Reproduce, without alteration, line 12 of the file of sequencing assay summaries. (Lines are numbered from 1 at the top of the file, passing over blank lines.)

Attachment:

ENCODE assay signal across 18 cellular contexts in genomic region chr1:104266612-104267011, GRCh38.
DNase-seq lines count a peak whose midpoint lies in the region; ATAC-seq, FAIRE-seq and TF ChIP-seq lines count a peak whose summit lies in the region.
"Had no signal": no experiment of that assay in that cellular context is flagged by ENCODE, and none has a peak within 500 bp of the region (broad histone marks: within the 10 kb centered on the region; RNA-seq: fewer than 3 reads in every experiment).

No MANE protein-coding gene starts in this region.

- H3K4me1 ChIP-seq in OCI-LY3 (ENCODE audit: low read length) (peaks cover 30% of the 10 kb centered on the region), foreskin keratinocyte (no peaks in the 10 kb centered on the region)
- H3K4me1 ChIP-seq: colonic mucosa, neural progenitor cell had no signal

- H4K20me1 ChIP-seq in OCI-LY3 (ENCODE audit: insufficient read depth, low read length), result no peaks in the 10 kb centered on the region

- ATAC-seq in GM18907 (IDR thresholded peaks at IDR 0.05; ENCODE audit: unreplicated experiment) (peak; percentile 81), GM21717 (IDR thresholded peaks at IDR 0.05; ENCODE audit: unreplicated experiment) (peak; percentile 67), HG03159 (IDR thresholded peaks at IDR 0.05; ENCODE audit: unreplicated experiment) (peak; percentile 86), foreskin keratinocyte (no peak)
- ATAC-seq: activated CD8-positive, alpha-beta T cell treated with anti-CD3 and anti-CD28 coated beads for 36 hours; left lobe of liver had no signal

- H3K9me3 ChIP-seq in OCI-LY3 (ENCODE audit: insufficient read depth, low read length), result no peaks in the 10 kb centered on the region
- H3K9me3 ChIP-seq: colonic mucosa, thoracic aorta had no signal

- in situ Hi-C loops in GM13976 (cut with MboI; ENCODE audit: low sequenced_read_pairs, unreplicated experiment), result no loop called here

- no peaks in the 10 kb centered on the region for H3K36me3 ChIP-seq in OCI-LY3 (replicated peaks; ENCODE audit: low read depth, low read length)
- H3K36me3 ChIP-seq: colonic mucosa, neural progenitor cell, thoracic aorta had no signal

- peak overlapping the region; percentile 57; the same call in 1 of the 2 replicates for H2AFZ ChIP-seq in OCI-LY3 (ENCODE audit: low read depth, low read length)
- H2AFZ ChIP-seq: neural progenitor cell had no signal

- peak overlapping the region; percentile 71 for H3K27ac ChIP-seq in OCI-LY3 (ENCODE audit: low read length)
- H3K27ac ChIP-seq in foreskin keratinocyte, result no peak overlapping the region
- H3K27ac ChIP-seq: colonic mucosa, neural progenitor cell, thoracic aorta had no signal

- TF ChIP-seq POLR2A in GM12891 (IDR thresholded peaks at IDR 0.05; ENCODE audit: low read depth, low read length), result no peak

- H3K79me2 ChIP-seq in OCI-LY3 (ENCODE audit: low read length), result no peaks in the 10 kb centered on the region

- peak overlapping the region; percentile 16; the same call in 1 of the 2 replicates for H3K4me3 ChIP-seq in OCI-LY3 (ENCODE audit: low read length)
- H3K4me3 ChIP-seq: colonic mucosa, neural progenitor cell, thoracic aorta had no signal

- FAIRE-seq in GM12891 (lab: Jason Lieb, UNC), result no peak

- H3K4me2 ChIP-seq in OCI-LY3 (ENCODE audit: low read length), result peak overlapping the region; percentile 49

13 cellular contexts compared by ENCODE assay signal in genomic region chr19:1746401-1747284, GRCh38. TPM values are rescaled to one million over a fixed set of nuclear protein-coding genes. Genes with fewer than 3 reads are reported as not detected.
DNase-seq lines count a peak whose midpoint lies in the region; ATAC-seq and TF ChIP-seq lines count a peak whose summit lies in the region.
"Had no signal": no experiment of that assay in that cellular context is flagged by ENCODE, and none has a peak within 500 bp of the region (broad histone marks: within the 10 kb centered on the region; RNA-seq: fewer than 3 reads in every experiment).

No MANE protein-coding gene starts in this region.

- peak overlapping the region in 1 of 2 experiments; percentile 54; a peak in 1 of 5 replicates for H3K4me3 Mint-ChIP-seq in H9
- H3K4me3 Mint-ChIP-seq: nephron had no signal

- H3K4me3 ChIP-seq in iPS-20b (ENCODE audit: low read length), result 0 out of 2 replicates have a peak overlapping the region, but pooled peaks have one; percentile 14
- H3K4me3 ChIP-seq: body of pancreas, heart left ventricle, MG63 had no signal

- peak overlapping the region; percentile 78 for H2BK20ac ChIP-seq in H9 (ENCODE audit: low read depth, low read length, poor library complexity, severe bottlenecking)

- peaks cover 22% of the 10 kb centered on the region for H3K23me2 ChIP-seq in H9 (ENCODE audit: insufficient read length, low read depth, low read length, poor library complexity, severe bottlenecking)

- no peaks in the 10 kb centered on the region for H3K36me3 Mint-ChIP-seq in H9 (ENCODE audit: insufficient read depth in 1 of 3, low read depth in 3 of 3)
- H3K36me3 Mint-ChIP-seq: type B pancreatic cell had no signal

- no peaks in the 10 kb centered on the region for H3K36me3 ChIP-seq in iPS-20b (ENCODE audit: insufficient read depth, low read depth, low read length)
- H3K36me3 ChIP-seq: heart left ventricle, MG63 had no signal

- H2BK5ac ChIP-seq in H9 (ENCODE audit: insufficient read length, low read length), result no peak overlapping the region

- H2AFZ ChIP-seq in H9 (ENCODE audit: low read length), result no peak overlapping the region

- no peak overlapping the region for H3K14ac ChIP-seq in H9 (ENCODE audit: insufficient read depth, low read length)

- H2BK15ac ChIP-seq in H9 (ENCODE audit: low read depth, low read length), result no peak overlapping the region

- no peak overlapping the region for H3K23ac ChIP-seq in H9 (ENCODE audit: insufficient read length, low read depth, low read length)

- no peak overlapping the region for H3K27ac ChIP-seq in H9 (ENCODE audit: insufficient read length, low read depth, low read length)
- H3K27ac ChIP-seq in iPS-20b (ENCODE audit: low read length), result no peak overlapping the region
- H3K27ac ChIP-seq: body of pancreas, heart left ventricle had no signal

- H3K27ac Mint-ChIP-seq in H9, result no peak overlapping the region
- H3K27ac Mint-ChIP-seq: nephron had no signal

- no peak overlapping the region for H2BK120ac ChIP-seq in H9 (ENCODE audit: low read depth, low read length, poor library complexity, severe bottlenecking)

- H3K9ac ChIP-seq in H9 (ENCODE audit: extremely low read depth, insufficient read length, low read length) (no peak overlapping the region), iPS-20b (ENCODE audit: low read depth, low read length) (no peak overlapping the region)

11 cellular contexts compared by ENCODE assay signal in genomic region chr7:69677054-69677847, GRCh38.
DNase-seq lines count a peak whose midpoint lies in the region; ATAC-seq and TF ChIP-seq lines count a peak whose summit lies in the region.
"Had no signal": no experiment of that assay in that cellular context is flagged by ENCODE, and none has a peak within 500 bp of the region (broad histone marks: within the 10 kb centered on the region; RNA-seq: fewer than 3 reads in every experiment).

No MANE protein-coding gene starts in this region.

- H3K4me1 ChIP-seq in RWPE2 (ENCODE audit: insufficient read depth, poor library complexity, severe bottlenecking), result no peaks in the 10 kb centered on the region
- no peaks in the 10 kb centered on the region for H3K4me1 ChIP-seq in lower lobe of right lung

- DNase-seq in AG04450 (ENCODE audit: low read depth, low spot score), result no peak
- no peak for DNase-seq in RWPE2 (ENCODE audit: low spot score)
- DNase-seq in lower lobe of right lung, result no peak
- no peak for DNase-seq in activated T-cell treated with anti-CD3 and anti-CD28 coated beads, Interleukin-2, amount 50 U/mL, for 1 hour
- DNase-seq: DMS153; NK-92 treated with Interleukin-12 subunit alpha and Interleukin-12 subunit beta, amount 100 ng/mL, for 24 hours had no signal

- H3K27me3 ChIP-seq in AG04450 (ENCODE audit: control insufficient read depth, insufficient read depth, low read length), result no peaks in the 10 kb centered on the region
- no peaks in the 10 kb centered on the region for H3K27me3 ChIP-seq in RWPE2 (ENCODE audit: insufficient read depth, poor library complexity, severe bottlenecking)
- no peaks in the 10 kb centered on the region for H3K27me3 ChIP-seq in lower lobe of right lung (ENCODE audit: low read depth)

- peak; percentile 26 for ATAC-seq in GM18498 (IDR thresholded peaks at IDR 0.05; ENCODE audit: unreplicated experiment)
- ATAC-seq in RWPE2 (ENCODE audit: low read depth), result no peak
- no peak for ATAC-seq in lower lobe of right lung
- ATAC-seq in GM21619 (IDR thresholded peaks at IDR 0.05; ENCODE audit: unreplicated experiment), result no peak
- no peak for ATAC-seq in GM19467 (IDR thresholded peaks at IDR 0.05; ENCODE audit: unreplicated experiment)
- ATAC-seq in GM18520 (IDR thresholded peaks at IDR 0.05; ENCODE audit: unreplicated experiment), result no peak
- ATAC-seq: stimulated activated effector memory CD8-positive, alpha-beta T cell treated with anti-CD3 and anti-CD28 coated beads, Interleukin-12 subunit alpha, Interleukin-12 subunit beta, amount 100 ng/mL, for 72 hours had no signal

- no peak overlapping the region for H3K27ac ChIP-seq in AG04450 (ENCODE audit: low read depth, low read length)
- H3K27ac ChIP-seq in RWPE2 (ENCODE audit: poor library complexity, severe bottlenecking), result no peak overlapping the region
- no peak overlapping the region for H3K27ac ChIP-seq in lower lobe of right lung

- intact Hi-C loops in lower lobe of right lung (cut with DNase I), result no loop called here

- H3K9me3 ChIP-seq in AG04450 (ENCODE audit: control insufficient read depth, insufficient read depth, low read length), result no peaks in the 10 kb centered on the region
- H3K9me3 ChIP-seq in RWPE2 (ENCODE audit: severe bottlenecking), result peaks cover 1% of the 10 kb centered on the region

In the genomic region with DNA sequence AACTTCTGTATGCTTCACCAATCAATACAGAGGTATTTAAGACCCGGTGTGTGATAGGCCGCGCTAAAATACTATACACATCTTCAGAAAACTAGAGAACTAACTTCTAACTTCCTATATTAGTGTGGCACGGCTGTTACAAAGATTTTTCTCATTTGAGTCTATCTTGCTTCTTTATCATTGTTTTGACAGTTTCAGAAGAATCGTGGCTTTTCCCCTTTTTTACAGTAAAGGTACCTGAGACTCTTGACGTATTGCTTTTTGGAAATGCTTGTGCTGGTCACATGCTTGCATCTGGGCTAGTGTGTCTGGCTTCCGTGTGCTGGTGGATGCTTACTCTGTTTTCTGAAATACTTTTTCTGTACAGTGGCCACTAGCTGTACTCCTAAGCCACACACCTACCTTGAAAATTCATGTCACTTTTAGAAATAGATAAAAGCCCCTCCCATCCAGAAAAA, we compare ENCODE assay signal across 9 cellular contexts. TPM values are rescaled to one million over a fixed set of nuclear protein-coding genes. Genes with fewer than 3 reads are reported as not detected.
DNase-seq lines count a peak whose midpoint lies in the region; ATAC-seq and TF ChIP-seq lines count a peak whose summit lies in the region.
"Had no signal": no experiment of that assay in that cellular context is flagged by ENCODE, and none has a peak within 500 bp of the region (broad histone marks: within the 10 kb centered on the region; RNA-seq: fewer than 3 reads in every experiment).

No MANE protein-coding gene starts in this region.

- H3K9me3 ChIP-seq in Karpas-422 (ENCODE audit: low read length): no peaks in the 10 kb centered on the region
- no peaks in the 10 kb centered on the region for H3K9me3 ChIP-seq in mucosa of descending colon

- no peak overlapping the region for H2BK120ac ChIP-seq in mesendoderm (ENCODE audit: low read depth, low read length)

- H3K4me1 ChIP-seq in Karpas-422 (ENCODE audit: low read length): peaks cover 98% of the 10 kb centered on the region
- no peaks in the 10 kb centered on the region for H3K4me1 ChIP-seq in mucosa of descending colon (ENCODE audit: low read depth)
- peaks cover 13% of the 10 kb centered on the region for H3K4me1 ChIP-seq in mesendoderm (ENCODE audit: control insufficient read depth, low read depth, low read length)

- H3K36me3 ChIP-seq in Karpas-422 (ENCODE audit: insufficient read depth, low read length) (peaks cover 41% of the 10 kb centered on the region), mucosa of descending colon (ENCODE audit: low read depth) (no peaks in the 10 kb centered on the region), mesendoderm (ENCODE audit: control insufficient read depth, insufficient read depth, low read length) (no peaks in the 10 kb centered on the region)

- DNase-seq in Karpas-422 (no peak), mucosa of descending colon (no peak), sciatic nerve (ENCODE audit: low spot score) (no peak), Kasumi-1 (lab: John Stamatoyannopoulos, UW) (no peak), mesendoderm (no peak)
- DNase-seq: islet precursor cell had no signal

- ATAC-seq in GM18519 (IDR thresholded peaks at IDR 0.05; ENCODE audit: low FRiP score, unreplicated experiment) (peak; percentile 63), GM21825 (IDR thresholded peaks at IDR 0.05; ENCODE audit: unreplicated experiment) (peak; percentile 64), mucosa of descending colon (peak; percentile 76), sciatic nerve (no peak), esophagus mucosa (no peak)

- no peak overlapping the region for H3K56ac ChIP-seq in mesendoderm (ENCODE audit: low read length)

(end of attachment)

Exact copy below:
- in situ Hi-C loops in GM13976 (cut with MboI; ENCODE audit: low sequenced_read_pairs, unreplicated experiment), result no loop called here